II.1 Modeling strategy
Mesh design in problems with a moving mesh and changing cell connectivity is dominated by the need to keep the dynamic parts of the grid simple so that they can be easily changed during the transient run. In such cases, the formulation of mesh motion is divided into two conceptual steps. The first deals with connectivity changes, (cell removal, addition, reconnection, etc...) which are defined by PROSTAR `events'. The second step is to specify the grid vertex positions as a function of time by supplying a set of PROSTAR grid-manipulation commands to be executed at each time step.
Moreover, the modelling has to respect following considerations:
The initial mesh must contain all the cells which will be used in the analysis. Thus, it will be seen that the initial grid construction contains overlapping cells in the vicinity of the valves. These cells are rearranged according to the valve position at time = 0, which is the start time.
When cells are added (at the time of their activation), they are still deemed to the neighbours they had at the time of their removal (desactivation). This imposes sequencing constraints on the activation and desactivation processes.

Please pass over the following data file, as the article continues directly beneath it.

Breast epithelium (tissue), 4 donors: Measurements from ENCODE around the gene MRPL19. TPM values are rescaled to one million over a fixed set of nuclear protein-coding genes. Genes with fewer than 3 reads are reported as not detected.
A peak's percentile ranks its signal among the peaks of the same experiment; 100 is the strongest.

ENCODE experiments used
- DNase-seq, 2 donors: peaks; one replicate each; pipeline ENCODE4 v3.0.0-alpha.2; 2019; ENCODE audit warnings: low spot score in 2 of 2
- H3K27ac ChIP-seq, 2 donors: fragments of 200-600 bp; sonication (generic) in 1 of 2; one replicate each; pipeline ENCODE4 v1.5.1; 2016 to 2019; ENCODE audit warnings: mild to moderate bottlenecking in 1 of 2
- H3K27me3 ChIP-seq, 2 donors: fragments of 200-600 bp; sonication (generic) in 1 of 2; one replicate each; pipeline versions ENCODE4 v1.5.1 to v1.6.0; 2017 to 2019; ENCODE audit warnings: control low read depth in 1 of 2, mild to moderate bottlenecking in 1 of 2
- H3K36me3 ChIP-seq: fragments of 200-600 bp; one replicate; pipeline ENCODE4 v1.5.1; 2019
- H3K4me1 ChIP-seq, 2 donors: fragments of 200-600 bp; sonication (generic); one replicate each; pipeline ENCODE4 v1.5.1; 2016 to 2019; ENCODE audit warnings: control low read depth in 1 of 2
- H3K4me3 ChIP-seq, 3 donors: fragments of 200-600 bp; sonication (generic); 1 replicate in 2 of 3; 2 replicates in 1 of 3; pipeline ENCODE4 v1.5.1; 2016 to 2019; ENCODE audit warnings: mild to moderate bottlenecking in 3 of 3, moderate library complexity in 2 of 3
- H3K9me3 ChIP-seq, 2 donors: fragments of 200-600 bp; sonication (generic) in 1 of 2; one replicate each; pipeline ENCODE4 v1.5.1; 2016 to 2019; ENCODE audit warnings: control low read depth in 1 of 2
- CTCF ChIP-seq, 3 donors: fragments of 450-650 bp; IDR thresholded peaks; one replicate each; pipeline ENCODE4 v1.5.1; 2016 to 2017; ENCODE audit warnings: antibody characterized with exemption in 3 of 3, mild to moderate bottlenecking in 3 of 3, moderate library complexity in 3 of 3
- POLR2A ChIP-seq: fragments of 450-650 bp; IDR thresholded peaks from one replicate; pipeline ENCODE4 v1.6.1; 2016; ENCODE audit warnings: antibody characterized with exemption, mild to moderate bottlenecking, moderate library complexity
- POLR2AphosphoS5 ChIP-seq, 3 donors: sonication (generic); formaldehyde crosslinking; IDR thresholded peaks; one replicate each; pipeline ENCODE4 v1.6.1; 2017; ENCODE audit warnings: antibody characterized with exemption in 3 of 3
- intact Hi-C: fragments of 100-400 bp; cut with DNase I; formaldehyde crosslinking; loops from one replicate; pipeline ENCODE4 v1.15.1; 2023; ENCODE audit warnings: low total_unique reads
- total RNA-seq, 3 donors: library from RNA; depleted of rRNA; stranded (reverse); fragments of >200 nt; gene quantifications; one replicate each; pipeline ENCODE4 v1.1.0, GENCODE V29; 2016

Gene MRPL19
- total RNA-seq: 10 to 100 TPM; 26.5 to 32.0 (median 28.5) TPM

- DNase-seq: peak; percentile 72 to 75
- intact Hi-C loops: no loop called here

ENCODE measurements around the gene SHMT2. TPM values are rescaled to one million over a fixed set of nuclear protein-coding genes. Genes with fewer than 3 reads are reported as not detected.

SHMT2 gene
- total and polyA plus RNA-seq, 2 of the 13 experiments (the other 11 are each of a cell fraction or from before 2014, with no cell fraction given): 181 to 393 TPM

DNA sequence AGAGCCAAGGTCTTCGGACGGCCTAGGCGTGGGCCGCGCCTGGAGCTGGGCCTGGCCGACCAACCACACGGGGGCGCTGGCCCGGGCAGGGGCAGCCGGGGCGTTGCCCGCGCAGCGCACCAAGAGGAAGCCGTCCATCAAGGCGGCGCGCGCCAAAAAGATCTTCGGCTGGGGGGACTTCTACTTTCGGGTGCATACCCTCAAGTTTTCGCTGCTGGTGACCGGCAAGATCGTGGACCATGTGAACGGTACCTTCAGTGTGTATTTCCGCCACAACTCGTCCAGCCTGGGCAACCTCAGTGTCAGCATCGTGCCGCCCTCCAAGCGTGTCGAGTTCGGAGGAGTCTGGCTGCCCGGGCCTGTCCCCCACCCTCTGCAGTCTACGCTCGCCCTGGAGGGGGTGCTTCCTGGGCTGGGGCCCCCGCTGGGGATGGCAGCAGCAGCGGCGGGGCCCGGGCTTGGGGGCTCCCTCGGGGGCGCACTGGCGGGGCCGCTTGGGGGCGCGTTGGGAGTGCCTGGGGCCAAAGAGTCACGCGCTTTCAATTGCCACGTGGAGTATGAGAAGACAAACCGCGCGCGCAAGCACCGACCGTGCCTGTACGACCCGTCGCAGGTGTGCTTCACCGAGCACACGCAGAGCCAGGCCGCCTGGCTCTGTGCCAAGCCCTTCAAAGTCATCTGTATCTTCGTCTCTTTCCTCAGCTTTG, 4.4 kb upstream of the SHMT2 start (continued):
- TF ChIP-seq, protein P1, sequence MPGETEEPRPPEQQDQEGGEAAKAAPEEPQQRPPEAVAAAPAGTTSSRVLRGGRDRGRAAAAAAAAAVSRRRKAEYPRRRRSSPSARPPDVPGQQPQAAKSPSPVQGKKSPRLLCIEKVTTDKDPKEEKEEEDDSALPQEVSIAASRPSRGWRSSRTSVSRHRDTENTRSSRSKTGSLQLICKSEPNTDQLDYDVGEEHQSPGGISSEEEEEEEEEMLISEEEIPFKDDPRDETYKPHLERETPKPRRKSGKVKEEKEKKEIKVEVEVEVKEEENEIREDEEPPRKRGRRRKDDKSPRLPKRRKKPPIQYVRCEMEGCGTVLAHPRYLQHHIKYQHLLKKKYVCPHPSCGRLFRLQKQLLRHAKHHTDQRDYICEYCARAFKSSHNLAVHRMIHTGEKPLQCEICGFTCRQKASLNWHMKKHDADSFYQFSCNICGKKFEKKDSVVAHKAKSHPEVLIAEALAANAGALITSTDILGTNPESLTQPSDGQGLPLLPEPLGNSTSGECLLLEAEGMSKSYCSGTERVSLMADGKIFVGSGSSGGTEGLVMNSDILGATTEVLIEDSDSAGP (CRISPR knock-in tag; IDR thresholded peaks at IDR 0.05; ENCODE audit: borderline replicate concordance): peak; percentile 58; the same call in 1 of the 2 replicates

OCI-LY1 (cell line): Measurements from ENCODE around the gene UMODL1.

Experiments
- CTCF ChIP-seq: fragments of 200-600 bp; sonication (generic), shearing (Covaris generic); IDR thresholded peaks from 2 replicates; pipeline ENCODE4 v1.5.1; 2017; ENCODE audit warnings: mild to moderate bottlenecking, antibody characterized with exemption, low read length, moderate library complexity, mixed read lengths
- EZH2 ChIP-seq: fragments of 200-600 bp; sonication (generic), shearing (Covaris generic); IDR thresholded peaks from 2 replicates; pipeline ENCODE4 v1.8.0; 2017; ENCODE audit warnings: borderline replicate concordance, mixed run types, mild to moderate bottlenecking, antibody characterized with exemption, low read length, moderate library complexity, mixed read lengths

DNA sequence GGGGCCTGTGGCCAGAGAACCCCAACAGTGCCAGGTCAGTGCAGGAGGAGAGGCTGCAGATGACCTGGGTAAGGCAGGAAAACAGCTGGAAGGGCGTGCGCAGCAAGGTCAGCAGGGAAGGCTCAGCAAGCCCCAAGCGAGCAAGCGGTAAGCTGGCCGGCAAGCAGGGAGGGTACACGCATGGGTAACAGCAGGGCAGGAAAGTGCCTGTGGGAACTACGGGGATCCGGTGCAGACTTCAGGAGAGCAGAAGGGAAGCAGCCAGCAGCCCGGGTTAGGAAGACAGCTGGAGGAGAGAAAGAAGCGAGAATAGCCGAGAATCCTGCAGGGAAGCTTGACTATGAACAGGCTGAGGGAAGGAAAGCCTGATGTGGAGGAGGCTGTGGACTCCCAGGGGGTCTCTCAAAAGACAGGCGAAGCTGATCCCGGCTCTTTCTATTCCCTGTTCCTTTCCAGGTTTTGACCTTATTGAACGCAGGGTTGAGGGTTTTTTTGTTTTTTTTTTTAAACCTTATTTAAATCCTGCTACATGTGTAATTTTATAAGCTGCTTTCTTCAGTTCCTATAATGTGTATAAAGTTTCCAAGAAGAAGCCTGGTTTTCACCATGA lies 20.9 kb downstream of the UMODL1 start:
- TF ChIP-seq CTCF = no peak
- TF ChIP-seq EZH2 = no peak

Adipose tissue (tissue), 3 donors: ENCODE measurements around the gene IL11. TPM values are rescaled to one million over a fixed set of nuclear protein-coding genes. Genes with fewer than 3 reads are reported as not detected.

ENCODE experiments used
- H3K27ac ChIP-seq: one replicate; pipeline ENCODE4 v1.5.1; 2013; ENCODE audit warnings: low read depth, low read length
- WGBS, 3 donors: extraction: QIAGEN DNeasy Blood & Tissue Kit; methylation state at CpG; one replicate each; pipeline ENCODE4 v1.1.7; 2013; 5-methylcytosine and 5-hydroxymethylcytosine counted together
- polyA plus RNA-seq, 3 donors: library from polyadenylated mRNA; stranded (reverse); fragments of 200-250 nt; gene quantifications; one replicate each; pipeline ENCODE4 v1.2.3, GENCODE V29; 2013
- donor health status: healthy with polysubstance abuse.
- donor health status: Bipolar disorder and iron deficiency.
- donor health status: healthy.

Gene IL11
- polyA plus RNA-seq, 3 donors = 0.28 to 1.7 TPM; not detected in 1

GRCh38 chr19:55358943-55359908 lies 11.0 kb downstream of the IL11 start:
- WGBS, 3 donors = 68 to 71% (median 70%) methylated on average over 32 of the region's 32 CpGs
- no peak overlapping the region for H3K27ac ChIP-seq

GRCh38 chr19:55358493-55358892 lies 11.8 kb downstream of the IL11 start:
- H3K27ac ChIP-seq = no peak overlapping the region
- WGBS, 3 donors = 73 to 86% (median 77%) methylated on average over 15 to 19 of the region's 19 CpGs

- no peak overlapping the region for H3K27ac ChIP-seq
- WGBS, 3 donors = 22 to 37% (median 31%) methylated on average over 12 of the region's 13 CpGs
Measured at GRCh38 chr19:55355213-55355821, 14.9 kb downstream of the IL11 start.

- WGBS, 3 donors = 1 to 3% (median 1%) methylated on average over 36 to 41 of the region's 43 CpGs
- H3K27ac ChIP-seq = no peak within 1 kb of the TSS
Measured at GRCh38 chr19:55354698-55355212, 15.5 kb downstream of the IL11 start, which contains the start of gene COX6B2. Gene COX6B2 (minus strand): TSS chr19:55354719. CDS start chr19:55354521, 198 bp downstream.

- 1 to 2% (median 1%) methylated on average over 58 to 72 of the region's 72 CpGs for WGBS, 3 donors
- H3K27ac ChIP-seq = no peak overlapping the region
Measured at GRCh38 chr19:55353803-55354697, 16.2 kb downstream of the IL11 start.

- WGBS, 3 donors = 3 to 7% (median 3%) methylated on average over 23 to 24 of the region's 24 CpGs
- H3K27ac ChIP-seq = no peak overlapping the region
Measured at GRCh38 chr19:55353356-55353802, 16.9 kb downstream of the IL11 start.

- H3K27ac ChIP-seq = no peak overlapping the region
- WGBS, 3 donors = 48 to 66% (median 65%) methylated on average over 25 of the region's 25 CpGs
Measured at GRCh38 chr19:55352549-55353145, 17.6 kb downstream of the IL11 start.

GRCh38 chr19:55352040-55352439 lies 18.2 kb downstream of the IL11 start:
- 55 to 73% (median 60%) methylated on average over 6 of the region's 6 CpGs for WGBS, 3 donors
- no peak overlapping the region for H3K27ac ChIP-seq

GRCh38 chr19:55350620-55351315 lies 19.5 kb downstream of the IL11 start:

If any part of the solution domain becomes separated from the rest of the flow field during a transcient run (for example the intake port after the intake valve has closed), the cell material type in that domain must be changed. All material types used must have been defined in the initial setup.
II.2 Mesh and boundary conditions
The predefined geometry was read from external files : tut.vrt, containing the vertices, and tut.cel, containing the cells definitions. The vertices and cells files can be found here.The following mesh is obtained :
this image, one can see the global geometry of the cylinder: the intake
port is green, the exhaust port is blue and the cylinder chamber is in
red. There are two more elements which don't appear on this image, the
two valves of the two port.
The boundary locations are read the tut.bnd file. The boundary conditions used are wall, cyclic and symetry plane conditions. A constant pressure (zero-pressure) is assigned as boundary condition at the intake and exhaust ports end.
The fluid originally in the intake port is assumed to be a different species called INTAKE. This fluid as the same properties than the air. The same way, the exhaust port is filled with another fluid species called EXHAUST.
Since we have no further informations on the boundary conditions we think that the symetry plane conditions are used to simulate an infinite length for the third dimension which is not represented on the mesh. The cyclic conditions must be used for inlet/outlet. The tut.bnd file can be found here.
Some boundary conditions must be defined between the various regions of the fluid domain. The boundary type used is the ATTACH type, it is used for boundary surfaces that are attached together dynamically during the course of the analysis.